by Rick Langenberg:
With blazes igniting across the state and conditions approaching a super dangerous level, the Teller County Commissioners have enacted the first Stage One fire ban of the season. Shortly after this announcement last Thursday, Colorado Governor John Hickenlooper issued a state-wide prohibition against open burning and fireworks.
These restrictions prohibit any open campfires, explosives and fireworks (except commercial shows), along with the firing of model rockets and burning of irrigation ditches. It does permit outdoor smoking and campfires in designated fire rings, charcoal and gas grills and outdoor welding or cutting, as long as proper safety precautions are taken. However, if the conditions worsen, the county could enact even tougher rules, such as those that ban outdoor smoking. The Stage One ban measure was recommended by Emergency Management Director Steve Steed and Teller County Sheriff Mike Ensminger.
On the upside, Steed stated that Teller has fared better than previous years regarding moisture levels And from a statistical standpoint, he noted that Teller has been one of the least-impacted counties in the state for a devastating summer that has already featured several fires rivaling the Hayman blaze of 2002. The High Park fire in northern Colorado has already torched nearly 200 homes, the biggest fire-related property loss ever recorded in the state. Steed warned the commissioners and civic leaders that conditions of “severe fire dangers” now confront the local area. He also lauded the work of first responders across the county. “Their response has been phenomenal,” said the emergency management director, who cited their work in squashing about a dozen fires in recent weeks, most of which have been doused in the early stages. Still, he noted that authorities need help from the citizens in bracing for a potentially disastrous summer. As a result, both he and Ensminger proposed enacting a Stage One ban, which is generally the first official step in signaling the red alert button. They didn’t get any arguments from the commissioners or from members of the audience. Jim Ignatius, the chairman of the Teller County Commissioners, however, cautioned that fire bans are one of the most controversial actions the board deals with every summer. According to the chairman, opinions are widely mixed on this subject, with some residents urging more restrictions and even tougher penalties for violators, while some see this as hurting business and impacting property owners. “We do it with empirical data,” said Ignatius, who assured the audience that the county’s fire situation is reviewed weekly. “This data is looked at collectively.” In a joking fashion, Ensminger immediately interrupted Ignatius and told him this review now occurs on a daily basis. Ignatius stressed that no matter what action the county takes, wildfires can’t be eliminated. “Fire is needed up here,” said the commission chairman in describing the overall ecosystem and ways to create a healthy forest. “Our goal is to have it under control.” And with a county that is on the forefront of trimming heavily forested areas, the chairman believes the county’s fire dangers have been significantly reduced compared to other areas. Resident Deborah McKown asked bout the impact of higher fines. According to county officials, Teller now assesses fines at the maximum level permitted under state law for violating a fire ban, with the first offense amounting to a $100 penalty and a third offense leading to a $1,000 fine. However, they cautioned that it is still up to a judge to impose the fines. According to Ensminger, the county is seeing an increase in enforcement action. Fire update Fire ban or not, the county officials are still worried about a repeat of another Hayman disaster, in the wake of the 10th anniversary of this historic blaze that scorched nearly 140,000 acres in Teller and several other counties.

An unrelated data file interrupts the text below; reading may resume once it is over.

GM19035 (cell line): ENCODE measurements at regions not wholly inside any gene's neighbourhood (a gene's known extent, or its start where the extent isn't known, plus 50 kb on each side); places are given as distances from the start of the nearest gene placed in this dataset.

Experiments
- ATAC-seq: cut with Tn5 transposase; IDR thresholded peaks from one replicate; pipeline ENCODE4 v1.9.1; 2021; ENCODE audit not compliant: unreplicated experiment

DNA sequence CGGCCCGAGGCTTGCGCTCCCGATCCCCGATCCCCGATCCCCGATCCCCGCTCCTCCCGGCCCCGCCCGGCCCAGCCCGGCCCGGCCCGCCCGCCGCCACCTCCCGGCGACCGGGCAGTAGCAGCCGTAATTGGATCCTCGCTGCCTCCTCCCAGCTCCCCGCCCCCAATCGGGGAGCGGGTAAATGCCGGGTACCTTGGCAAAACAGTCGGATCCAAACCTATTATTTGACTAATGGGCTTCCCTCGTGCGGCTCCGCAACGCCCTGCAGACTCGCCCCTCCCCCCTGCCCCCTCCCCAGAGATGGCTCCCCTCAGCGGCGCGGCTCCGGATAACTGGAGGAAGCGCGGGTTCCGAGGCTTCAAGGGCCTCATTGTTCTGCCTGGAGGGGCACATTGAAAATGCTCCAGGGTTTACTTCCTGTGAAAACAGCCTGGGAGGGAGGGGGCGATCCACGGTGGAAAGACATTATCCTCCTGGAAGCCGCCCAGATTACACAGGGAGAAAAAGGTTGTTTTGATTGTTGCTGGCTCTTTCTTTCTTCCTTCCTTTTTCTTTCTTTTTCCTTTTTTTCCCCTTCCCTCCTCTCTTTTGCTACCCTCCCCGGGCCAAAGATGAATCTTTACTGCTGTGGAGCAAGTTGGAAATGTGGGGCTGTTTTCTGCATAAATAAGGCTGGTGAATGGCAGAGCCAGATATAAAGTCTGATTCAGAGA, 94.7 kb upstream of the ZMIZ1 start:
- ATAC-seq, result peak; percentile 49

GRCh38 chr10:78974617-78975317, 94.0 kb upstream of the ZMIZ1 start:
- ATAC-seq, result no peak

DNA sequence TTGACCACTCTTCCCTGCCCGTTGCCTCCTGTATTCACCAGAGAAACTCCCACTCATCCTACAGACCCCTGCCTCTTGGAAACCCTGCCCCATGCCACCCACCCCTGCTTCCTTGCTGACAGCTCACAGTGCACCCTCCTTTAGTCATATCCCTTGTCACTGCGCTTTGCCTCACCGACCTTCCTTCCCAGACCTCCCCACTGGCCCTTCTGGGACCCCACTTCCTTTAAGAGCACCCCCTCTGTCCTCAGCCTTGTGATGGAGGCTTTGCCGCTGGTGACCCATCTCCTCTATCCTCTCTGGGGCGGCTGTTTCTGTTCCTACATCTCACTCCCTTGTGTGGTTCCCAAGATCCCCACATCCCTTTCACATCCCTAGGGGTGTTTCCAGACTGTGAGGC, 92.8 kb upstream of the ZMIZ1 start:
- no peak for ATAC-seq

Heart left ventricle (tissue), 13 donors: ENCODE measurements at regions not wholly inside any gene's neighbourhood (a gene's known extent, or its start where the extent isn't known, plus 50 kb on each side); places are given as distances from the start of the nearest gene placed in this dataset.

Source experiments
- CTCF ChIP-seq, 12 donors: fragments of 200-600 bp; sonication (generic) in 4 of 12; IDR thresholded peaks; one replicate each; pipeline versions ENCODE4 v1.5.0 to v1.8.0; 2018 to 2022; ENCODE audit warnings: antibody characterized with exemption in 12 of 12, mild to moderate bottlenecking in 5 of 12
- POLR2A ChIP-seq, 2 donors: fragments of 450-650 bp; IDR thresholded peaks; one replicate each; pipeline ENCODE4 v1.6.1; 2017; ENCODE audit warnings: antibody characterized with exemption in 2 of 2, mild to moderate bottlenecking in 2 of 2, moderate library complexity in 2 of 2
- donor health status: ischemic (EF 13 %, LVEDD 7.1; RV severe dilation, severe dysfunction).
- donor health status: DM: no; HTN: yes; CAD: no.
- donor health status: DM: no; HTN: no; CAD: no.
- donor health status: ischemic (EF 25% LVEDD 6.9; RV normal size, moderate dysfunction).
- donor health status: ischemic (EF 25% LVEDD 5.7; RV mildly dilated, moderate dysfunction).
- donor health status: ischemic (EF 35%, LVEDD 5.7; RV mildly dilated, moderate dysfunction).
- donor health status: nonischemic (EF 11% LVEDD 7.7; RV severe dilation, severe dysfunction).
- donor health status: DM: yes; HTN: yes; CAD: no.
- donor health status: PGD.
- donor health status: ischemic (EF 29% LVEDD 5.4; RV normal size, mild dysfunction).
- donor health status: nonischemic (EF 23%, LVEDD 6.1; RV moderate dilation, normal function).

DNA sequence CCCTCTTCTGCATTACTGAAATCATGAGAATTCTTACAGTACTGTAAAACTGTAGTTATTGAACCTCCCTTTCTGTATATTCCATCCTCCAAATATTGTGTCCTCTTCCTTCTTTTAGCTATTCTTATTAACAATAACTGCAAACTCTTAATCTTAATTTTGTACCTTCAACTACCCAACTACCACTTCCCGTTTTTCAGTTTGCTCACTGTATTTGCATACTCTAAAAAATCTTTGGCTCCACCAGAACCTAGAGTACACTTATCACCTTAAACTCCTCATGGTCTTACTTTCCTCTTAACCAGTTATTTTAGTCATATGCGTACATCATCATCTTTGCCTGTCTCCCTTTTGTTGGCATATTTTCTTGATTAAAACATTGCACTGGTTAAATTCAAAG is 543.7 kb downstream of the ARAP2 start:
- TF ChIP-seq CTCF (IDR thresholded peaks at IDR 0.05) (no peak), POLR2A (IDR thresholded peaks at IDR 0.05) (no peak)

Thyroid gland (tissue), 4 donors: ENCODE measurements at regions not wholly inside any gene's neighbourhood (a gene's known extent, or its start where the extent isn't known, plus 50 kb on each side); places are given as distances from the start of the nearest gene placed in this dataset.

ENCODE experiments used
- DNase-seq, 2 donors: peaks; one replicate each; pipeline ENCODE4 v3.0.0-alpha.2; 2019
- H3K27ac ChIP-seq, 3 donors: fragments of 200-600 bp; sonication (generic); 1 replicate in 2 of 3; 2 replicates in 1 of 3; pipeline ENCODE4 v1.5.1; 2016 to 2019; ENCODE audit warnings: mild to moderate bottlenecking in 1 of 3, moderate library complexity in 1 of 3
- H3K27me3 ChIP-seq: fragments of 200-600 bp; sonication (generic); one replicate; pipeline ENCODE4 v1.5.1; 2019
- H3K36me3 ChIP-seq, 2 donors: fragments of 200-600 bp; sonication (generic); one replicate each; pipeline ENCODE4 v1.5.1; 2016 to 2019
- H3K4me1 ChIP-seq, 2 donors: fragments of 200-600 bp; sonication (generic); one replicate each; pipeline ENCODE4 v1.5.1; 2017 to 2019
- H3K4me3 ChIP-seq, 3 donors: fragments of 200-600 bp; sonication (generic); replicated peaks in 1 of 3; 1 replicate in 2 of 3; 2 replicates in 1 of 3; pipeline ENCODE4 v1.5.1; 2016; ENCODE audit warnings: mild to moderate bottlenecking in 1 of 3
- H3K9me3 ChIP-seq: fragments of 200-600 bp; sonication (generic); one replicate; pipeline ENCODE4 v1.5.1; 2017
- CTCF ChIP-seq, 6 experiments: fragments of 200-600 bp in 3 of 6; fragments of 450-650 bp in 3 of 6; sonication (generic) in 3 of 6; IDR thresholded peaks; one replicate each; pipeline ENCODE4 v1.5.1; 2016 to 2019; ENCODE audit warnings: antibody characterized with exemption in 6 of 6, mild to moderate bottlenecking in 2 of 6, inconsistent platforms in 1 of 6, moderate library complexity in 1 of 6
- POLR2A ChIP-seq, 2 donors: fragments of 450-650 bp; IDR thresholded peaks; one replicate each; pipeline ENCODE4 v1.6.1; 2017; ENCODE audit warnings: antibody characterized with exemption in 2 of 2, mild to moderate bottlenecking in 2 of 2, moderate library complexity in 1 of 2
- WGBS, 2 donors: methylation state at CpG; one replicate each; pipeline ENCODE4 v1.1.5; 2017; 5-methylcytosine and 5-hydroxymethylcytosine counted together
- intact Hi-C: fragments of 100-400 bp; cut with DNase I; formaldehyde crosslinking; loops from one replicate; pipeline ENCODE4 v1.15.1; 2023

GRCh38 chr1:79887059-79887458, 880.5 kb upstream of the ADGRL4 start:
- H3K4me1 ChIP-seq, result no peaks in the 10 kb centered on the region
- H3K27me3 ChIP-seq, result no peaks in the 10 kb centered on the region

On Thursday, firefighters battled a huge blaze, the Andrews fire, two miles west of Lake George that grew to 40 acres. This is the second fire along the Teller/Park county border in the last week. Crews, including 10 smokejumpers from Grand Junction, joined the fight in the afternoon. Altogether , about 140 firefighters were on the scene. U.S. Forest Service officials believe the fire was started by lightning. Initially, two fire crews and seven engines from the U.S. Forest Service and the Lake George Fire Department battle the blaze. Volunteer evacuations were recommended earlier in the day for people within a mile of the fire. The actual blaze was located about four miles northwest of Camp Alexander, a boy scouts camp that features troops from throughout the region. Officials reported much progress on Thursday and Friday in fighting the fire. The reports of the Andrews fire created a little extra tension at last week’s Teller County Commissioners meeting. If any doubt remained regarding the need for a fire ban, the reports of the Andrews blaze removed any skeptical opinions. Besides this blaze, report circulated of another smaller fire in the county. But that fire was quickly put out, according to county officials. Although Teller officials have had a few political differences with Hickenlooper on such issues as gaming taxes, Ignatius lauded the governor’s new approach towards battling large-scale fires. He stated that now the governor has favored ways to utilize as many resources as possible in the early stages of big fires. As a result, Ignatius stated that this alleviates much of the financial strain for counties. In some ways, he stated that the new approach mirrors the way Teller now handles emergency management operations with a more centralized focus.